• Stick by what you know, because you’re probably right.
• Completely avoid anything to do with the major record company world.
• Anyone who tells you they can make you a star and help your career is a lying bastard, because nobody in the world has that ability.
• Enjoy playing live if you’re a band – that’s your greatest gift, so make yourself amazing at it and people will always want that. There’ll be various changes that will go on within the music industry, in terms of how we consume our music it, the one thing that will never ever change is that the human animal likes to go and see other human animals perform – whether that’s at a rock concert or the opera, is that is not ever going to go away, so be good at it and people will always react to it.
• Control your own business. Get a manager that’s a mate who can look out for you. Start and run your own label and try to stay independent, because that’s the way you’ll be able to feed your kids and your music won’t be diluted.
ILM: You’ve written so many songs, how do you know what’s going to be right for an album and where do you like to write?
Miles: If we like it, it’s in. It really is that simple. I would never know how to write the perfect hit single because I know other people will like it, I don’t have a third eye or ear, we write to please our own ears. The law of averages says if you like it, a couple of other people are going to like it.
ILM: What influenced you to get into music in the first place and did you do music at school?
Miles: My uncle Bill who actually plays keyboard on this album, he was in Wizard when we were young, so there was a guy in a rock band in our family, which was all very intriguing to me and my younger brother. By the time punk rock and new wave happened in 1976 our dad encouraged me and my brother very much to listen to the likes of The Clash and The Sex Pistols and Elvis Costello, and we were lucky to have that. Because he realised that music was as important to our generation as Bob Dylan was to his. So he wanted to make us aware of it and enjoy it.
Malc’s the same. He’s a couple of years older than me and he was actually going to see The Sex Pistols and The Clash, while I was still asking my mum if I could stay out ‘til 10 o’clock at night.
ILM: What does the future hold for the Wonderstuff?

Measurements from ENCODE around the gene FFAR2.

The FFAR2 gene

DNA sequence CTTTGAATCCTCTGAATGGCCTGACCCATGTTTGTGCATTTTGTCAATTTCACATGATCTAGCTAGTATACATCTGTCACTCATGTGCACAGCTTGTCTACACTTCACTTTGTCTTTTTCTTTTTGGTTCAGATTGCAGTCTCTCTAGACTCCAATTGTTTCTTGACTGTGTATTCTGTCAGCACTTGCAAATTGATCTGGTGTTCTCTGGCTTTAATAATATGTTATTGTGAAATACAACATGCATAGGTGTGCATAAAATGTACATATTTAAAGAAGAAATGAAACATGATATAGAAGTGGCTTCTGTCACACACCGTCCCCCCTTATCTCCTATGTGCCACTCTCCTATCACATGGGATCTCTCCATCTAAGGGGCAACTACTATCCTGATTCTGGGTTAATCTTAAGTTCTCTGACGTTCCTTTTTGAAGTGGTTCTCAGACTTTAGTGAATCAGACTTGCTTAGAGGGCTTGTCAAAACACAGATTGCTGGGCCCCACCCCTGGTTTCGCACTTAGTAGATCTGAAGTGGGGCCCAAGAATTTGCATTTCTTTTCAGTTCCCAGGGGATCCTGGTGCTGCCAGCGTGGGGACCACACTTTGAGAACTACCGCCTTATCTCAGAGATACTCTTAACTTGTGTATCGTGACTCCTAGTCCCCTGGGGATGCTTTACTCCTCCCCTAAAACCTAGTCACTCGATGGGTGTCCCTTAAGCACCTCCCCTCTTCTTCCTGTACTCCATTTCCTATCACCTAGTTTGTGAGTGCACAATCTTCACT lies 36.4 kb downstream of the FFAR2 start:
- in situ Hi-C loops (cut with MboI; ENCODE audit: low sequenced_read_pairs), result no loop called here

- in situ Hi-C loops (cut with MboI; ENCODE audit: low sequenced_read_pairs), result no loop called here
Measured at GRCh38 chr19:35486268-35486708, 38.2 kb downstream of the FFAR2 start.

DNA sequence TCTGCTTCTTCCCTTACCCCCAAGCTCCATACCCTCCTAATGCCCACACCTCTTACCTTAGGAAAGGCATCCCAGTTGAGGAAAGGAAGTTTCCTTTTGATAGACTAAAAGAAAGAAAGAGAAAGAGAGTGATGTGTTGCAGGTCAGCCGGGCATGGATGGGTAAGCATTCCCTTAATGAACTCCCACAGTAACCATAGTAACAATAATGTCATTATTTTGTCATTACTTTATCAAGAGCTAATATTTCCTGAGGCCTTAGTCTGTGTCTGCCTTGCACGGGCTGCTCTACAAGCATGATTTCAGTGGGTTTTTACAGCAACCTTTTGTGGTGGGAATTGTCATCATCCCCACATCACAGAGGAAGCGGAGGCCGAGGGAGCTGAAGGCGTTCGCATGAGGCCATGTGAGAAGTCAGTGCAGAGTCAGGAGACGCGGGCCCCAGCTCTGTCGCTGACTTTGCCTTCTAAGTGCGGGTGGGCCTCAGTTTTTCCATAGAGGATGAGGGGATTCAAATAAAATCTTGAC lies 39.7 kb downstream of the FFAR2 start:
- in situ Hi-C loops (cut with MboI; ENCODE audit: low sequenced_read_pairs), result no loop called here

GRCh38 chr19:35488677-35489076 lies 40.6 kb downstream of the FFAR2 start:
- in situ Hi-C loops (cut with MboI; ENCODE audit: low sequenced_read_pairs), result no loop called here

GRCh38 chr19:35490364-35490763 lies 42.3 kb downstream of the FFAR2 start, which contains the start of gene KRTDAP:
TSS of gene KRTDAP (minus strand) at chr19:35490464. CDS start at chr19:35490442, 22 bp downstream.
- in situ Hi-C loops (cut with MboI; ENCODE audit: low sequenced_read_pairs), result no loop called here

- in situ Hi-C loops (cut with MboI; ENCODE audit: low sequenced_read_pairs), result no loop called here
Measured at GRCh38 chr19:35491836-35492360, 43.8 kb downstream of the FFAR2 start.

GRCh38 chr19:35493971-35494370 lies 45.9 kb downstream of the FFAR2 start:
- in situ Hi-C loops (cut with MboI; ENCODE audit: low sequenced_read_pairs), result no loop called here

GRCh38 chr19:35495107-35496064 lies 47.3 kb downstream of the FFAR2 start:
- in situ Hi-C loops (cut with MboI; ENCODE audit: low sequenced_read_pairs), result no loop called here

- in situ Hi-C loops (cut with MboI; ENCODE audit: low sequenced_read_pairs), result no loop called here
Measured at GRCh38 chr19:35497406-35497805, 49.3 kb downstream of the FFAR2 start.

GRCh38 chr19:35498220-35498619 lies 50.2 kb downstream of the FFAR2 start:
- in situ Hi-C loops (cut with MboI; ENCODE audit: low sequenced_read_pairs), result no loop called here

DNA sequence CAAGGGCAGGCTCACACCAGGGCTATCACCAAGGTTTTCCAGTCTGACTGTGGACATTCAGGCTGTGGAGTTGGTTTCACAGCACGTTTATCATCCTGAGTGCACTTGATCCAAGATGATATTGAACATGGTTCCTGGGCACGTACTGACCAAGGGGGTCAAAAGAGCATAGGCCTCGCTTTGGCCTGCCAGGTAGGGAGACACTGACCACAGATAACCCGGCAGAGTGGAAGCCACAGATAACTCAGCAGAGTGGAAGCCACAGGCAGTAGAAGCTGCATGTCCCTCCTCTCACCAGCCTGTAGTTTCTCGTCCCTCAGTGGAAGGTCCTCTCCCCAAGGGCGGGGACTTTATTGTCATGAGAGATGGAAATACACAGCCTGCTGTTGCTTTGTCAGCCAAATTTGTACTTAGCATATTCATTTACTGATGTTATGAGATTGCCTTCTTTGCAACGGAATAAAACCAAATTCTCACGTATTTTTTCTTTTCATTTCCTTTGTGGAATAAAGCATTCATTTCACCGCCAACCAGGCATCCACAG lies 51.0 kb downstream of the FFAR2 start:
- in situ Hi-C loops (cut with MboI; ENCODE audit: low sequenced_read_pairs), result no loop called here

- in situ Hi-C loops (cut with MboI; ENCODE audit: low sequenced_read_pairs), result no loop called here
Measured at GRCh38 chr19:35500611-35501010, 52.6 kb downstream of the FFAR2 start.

Miles: As far as the band’s concerned, this is it full time now. Solo projects are all on hold. We’ve done some stuff for children’s cartoons, and I’d like us to branch out and do more work with film and TV shows under the name The Wonderstuff.
What’s on our minds at the moment is getting this tour done and then we’ll be demo-ing some new songs and getting out to USA in March and then in the studio to record the next album and that’ll be out on September 27th next year (2005). That’s very much the mentality of the whole of the band, and it does feel very exciting at the minute, I’m thrilled.
ILM: Martin Bell and Gilks have posted a message on the wonderstuff.com site saying that the rest of the original band have nothing to do with the tour or recording and say it’s a marketing ploy, but you and Malc played to 17,000 people in only three nights last December, and The Wonderstuff simply has a new line-up, as I see it, what’s your response?
Miles: Of course it’s a marketing ploy. The likes of Oasis or The Rolling Stones they don’t change the name of their band after every release like you do album titles, of course it’s a fucking marketing ploy and you don’t need a fucking drummer to spell it out. I have no interest in whining babies at all, as much as I appreciate the past of The Wonderstuff, I’m far more interested in it’s future.
ILM: Can you describe your favourite place on earth?
Miles: The Longming which is a lovely range of hills in South Shropshire. I have a house up there, and sometimes you can go on top of the hill on a Spring morning and be above the clouds and it’s breathtaking. And it’s right on the doorstep of my house.
ILM: What is in your CD player right now?
Miles: There’s a band who’s touring with us called DarmaDrive, they’ve released their debut five track EP called Audio Porn to coincide with the tour, and I’m blown away by that, I think it’s amazing.
I really like Beverley Knight’s latest album. She’s my favourite performer in the last few years. Damien Dempsey, he’s a great friend of ours but also happens to be the greatest singer songwriter of the last 20 years as far as I’m concerned. He’s got an album called Seize The Day and it’s on the same label as ours.
ILM: Please tell me your favourite tune that makes you instantly smile?
Miles: You Get What You Give by The New Radicals
ILM: instantly dance?
Miles: Midnight Train To Georgia by Gladys Night And The Pips
ILM: and instantly chill out and relax?
Miles: Any of the first five Joni Mitchell albums.